Introduction

This is an experiment–in my own pursuit of a deeper, richer prayer life, I want to share some of the struggles and triumphs I have had in and through prayer.  I would also like to share (and gather) suggestions to enrich how we can grow closer to God, closer to others, and closer to becoming more Christlike in our daily walk.

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While Shepherds Watched Their Flocks


While shepherds watched their flocks by night,
All seated on the ground,
The angel of the Lord came down,
And glory shone around.
“Fear not!” said he, for mighty dread
Had seized their troubled mind;
“Glad tidings of great joy I bring
To you and all mankind.
“To you, in David’s town, this day
Is born of David’s line
A Savior, who is Christ the Lord,
And this shall be the sign:
“The heav’nly Babe you there shall find
To human view displayed,
All meanly wrapped in swathing bands,
And in a manger laid.”
Thus spake the seraph and forthwith
Appeared a shining throng
Of angels praising God on high,
Who thus addressed their song:
“All glory be to God on high,
And to the Earth be peace;
Good will henceforth from heav’n to men
Begin and never cease!”

Words by Nahum Tate

Why the shepherds? Angels might have appeared to the rulers and priests of Israel, announcing the birth of their long-awaited Messiah, but they did not.  Nor did they appear to the common citizens (and other visitors) in Bethlehem.  We make much of the shepherds being lowly and humble, and that is true enough.  But there were other poor and humble people throughout the land.  And there were “important” people who waited to hear the news.  

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There is something about shepherds that is close to the heart of God.  All the way back in Genesis– Abel was a shepherd.  The early patriarchs– Abraham, Isaac, Jacob– were all shepherds.  Moses, when God called him, was working as a shepherd.  King David started as a shepherd, tending his father’s sheep, while his older brothers were serving in the army.  The prophet Amos was a shepherd.  Jesus used several parables about and allusions to shepherds and sheep as well.  (See Matthew 18:10-14; John 10 among others.)

Shepherds are humble, yes, but there are other traits that I think are at work in the story of the Nativity– some important, and others incidental:

  • Shepherds watch.  That seems pretty self-evident from songs and passages, but it’s also important.  The shepherds weren’t watching for angels that night, but they were alert, combing the area for dangers, pitfalls, straying sheep, wandering predators…There is nothing in the Bible that says that the angels were invisible to anyone else in the neighborhood; only that the angel appeared to the shepherds and was joined by the hosts of heaven.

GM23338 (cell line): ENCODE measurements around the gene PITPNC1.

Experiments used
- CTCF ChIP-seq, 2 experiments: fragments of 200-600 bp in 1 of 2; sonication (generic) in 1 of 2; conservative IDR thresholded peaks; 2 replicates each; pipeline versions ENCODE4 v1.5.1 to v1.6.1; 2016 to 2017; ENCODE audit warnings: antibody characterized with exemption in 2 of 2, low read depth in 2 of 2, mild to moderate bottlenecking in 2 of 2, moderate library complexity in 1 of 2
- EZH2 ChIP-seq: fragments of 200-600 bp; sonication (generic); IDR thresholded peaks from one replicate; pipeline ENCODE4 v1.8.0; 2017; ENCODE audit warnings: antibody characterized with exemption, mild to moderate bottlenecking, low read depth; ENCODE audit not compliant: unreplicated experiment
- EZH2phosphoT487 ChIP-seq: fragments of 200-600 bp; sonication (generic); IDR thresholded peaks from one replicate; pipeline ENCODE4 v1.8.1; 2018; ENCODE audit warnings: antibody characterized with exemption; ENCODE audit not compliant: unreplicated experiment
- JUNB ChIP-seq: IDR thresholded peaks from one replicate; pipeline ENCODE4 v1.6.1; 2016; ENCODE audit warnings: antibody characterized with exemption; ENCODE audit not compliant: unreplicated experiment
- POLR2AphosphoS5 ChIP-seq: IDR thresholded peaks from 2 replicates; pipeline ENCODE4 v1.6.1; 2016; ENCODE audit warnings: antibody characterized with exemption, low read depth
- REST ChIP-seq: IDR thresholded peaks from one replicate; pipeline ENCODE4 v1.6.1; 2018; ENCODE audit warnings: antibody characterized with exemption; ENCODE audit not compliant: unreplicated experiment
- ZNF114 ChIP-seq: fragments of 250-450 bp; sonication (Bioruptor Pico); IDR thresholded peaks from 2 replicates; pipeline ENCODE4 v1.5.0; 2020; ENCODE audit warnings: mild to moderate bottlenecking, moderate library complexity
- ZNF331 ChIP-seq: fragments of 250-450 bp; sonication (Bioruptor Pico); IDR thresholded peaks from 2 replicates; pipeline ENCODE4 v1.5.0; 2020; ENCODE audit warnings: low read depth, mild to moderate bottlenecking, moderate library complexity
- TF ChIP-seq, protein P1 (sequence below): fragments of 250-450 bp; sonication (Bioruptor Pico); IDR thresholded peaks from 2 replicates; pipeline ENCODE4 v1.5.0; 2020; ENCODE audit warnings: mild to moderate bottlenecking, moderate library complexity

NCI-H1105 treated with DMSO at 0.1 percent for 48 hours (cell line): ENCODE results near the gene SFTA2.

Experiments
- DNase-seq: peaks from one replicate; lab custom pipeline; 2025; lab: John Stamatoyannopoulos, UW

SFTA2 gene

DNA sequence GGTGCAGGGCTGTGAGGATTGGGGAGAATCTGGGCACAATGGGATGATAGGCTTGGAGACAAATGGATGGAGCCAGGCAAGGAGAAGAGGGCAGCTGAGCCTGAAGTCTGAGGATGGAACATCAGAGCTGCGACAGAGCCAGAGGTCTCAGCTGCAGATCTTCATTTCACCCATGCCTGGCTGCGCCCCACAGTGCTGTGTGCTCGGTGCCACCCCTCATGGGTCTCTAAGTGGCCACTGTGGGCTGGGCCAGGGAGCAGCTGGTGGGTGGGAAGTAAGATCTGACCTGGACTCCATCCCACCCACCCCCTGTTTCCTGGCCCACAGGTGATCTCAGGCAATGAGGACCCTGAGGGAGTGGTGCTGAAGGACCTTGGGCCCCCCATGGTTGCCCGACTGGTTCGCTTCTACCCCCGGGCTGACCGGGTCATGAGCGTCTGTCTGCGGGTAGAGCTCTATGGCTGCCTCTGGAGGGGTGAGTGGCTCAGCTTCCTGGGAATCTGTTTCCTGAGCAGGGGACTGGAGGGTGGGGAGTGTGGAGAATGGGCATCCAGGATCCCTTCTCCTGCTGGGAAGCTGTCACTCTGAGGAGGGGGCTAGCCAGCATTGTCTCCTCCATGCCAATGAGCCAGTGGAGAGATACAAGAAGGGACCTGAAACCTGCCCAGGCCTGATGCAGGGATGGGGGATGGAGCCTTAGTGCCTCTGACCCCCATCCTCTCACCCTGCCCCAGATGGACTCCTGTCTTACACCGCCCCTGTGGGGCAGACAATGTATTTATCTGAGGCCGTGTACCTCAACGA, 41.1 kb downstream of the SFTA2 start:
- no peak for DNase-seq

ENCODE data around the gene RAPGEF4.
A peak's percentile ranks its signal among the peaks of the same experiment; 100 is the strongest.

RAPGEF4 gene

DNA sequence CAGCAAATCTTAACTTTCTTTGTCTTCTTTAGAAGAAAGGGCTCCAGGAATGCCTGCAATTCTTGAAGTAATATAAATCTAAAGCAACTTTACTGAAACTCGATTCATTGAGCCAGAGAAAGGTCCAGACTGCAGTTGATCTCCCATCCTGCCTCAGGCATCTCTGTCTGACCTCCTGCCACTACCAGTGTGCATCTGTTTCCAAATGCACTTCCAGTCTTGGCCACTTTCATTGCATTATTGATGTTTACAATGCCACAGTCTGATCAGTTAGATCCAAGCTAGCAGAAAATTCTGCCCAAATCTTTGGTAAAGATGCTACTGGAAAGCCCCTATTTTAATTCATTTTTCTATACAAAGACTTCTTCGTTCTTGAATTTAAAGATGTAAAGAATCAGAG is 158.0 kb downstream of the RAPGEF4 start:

• Shepherds must focus on others.  Much is made of the “lowly” station of shepherds.  But that is the nature of the job.  A “Good” shepherd is one whose focus and efforts are directed at the sheep.  He doesn’t “climb the ladder of success”, “toot his own horn”, “keep banker’s hours”– in fact the shepherds of the Nativity story were the “night shift”, tending the flocks when it was cold, dark, dangerous, and thankless!
  • Shepherds were familiar with “unconventional” birth.  An announcement that Messiah was born in a stable and could be found wrapped in strips of cloth would come as a surprise to shepherds, but not as an impossibility or a cruel joke.  Shepherds (anyone whose livelihood depends on the safe delivery of livestock) would understand and rejoice over new life, even in unexpectedly humble or unconventional circumstances.
  • Shepherds were often “left out” of ceremonies and celebrations, because of their frequent contact with blood and death.  The angel’s announcement had special meaning in the inclusion of shepherds, which was to show that even those who had been deemed ritually unclean were to be included in the “Good news of Great Joy!”
  • The shepherds were “abiding” in the fields.  These were not the temporary visitors thronging to Bethlehem for the census.  They were not the patriarchs of great families living in walled compounds or great estates; neither were they awake in the middle of the night plotting, scheming, or creating havoc.  They were humble, but they were faithfully doing their work.
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This Advent season, may we consider the shepherds and learn to be watchful, other-focused, joyful, ready to accept the Good News, and faithful in all that we do and say in response to our Good Shepherd!

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I Heard the Bells on Christmas Day


I heard the bells on Christmas day
Their old familiar carols play;
In music sweet the tones repeat,
“There’s peace on earth, good will to men.”
I thought how, as the day had come,
The belfries of all Christendom
Had rolled along th’ unbroken song
Of peace on earth, good will to men.
And in despair I bowed my head:
“There is no peace on earth,” I said,